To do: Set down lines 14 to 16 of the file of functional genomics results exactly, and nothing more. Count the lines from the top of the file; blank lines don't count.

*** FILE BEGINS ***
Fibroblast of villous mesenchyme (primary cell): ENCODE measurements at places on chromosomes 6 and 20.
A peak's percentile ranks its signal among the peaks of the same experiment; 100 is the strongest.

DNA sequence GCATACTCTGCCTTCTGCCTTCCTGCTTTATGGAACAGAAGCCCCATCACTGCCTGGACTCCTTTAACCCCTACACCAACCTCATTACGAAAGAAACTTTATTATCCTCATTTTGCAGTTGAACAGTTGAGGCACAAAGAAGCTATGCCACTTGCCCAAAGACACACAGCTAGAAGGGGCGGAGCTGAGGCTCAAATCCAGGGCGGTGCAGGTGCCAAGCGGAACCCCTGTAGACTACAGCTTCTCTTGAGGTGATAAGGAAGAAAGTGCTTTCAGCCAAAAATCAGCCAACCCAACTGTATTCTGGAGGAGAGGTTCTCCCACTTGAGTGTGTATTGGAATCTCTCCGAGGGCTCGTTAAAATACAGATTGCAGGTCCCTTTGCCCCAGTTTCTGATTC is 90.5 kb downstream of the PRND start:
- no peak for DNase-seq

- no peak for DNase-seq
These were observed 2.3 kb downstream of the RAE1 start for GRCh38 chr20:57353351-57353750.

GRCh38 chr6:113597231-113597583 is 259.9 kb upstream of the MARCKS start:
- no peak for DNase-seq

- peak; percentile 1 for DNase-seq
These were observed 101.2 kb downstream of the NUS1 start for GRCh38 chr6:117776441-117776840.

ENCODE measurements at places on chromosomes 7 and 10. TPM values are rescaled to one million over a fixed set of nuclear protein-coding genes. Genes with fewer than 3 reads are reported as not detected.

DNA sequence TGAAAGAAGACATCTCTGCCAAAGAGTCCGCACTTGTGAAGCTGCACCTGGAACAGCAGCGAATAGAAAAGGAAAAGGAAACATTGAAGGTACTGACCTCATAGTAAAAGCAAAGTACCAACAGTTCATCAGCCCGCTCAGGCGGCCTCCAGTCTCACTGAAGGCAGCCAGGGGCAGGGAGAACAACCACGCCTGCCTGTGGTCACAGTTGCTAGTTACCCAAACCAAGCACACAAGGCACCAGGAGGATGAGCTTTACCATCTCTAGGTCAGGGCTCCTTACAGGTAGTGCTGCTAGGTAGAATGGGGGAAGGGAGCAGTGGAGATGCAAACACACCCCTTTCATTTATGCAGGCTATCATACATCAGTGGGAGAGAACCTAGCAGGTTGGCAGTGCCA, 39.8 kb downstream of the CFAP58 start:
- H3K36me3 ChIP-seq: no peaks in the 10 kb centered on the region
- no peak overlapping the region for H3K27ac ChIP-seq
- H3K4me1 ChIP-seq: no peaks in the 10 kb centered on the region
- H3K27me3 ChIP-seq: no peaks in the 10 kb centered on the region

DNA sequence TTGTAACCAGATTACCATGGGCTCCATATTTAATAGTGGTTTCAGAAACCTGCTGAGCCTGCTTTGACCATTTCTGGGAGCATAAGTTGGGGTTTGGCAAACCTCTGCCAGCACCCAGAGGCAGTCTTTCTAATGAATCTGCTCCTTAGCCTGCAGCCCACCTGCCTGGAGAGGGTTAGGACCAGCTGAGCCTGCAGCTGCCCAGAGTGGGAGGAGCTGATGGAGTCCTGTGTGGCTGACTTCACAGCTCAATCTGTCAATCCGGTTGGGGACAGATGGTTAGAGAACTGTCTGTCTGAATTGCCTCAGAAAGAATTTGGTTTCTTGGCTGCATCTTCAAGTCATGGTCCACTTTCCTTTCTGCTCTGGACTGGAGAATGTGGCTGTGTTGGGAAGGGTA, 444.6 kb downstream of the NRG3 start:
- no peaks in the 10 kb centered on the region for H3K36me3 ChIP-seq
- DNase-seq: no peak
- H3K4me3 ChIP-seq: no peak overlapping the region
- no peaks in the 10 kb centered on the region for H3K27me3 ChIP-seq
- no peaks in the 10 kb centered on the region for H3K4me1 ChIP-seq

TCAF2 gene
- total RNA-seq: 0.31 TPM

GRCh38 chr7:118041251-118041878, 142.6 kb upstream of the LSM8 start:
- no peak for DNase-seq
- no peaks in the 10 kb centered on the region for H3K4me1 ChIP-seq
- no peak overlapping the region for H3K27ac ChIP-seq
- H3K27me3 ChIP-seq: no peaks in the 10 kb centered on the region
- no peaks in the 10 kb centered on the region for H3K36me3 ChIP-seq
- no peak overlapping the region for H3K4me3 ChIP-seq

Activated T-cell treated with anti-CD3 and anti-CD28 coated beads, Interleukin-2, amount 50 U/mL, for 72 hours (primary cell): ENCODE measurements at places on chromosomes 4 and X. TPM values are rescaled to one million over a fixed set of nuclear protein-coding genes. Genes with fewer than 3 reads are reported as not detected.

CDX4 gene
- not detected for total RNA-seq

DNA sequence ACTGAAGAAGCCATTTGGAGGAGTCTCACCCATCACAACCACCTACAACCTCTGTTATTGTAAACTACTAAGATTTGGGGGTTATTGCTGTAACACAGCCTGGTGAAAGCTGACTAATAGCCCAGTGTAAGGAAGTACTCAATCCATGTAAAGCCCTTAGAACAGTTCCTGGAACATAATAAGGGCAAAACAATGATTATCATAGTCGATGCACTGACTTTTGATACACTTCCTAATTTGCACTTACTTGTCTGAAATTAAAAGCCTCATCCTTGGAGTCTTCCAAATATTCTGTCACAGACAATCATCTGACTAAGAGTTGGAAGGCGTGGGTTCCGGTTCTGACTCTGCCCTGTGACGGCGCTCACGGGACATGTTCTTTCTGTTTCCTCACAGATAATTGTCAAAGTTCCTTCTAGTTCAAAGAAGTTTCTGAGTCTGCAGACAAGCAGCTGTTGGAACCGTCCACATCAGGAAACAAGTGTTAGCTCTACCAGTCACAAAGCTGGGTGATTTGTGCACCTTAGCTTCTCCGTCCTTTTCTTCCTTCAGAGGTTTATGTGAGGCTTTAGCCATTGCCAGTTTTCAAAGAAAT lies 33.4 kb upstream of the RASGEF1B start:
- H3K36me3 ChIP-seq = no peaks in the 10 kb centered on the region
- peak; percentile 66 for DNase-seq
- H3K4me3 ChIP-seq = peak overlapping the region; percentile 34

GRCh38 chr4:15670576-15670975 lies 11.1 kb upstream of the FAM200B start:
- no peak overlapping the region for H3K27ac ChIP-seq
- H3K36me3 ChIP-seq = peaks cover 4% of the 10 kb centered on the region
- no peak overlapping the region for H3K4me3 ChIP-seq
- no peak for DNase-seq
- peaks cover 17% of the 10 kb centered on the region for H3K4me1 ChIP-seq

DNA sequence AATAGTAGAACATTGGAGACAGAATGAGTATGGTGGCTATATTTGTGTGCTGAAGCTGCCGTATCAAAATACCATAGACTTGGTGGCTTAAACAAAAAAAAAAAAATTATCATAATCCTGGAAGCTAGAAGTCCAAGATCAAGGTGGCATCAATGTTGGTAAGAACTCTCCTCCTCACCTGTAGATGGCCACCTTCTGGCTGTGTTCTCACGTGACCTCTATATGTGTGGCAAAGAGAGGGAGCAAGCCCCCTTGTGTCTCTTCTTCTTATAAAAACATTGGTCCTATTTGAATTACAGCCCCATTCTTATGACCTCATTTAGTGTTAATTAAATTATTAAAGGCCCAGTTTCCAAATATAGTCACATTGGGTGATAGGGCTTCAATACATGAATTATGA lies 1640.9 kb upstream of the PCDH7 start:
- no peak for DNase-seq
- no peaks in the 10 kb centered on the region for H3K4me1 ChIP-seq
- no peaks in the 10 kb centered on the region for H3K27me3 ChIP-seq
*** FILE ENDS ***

- no peak overlapping the region for H3K27ac ChIP-seq
- H3K4me1 ChIP-seq: no peaks in the 10 kb centered on the region
- H3K27me3 ChIP-seq: no peaks in the 10 kb centered on the region